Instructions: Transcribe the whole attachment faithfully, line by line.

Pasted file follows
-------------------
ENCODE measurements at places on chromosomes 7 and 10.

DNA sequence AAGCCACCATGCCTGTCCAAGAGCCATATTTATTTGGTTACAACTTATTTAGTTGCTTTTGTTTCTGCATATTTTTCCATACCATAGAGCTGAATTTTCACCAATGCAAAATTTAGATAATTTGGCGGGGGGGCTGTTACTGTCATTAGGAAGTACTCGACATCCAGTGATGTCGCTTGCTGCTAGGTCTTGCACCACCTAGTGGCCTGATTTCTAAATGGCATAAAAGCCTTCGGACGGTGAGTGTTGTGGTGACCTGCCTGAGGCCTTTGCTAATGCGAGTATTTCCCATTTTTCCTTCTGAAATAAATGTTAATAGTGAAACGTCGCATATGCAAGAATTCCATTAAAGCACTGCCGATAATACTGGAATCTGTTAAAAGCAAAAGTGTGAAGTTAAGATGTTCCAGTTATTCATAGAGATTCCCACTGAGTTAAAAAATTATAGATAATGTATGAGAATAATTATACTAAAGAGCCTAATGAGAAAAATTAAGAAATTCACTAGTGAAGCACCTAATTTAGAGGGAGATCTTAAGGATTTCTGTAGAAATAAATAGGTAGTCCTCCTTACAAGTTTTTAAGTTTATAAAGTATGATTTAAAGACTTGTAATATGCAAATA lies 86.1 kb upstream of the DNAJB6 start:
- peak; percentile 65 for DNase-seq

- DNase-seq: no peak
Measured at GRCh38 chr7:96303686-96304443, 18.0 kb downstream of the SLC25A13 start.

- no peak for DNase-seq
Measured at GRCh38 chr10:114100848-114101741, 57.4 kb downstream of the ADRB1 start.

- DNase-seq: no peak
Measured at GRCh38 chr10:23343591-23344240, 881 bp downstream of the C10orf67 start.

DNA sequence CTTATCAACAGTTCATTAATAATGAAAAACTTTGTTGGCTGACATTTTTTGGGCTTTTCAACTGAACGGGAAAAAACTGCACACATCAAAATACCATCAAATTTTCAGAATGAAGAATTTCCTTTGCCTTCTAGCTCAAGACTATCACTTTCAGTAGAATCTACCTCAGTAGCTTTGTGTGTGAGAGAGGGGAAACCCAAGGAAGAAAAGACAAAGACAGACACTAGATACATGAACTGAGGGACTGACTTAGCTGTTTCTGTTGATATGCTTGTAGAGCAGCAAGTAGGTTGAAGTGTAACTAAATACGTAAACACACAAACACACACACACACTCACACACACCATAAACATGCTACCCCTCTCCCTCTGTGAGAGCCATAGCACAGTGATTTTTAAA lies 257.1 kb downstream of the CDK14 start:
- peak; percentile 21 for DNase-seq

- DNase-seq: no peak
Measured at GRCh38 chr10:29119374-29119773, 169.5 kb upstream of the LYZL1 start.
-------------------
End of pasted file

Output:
ENCODE measurements at places on chromosomes 7 and 10.

DNA sequence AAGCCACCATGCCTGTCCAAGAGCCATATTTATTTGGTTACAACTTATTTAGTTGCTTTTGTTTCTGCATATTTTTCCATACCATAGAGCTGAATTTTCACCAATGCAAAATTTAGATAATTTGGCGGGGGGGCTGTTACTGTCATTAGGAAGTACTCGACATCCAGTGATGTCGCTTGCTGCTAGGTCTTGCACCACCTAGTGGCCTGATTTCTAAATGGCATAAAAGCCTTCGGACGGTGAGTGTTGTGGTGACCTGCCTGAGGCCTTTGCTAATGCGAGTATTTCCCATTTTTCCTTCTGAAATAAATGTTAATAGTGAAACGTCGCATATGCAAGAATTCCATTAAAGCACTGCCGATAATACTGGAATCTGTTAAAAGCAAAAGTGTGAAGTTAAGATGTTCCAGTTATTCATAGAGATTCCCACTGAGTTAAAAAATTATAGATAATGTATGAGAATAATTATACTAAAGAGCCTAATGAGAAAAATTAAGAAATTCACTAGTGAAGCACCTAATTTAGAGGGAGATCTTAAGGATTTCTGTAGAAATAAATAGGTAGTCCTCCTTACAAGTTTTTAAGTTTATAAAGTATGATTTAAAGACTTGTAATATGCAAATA lies 86.1 kb upstream of the DNAJB6 start:
- peak; percentile 65 for DNase-seq

- DNase-seq: no peak
Measured at GRCh38 chr7:96303686-96304443, 18.0 kb downstream of the SLC25A13 start.

- no peak for DNase-seq
Measured at GRCh38 chr10:114100848-114101741, 57.4 kb downstream of the ADRB1 start.

- DNase-seq: no peak
Measured at GRCh38 chr10:23343591-23344240, 881 bp downstream of the C10orf67 start.

DNA sequence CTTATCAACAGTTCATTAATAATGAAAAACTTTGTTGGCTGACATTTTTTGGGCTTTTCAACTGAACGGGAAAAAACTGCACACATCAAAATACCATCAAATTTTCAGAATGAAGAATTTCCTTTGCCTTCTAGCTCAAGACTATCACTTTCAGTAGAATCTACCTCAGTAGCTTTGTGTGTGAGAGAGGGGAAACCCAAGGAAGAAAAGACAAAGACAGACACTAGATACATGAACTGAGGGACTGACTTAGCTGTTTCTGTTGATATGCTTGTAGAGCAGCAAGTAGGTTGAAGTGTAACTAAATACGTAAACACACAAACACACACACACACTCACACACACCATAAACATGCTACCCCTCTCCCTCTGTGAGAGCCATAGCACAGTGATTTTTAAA lies 257.1 kb downstream of the CDK14 start:
- peak; percentile 21 for DNase-seq

- DNase-seq: no peak
Measured at GRCh38 chr10:29119374-29119773, 169.5 kb upstream of the LYZL1 start.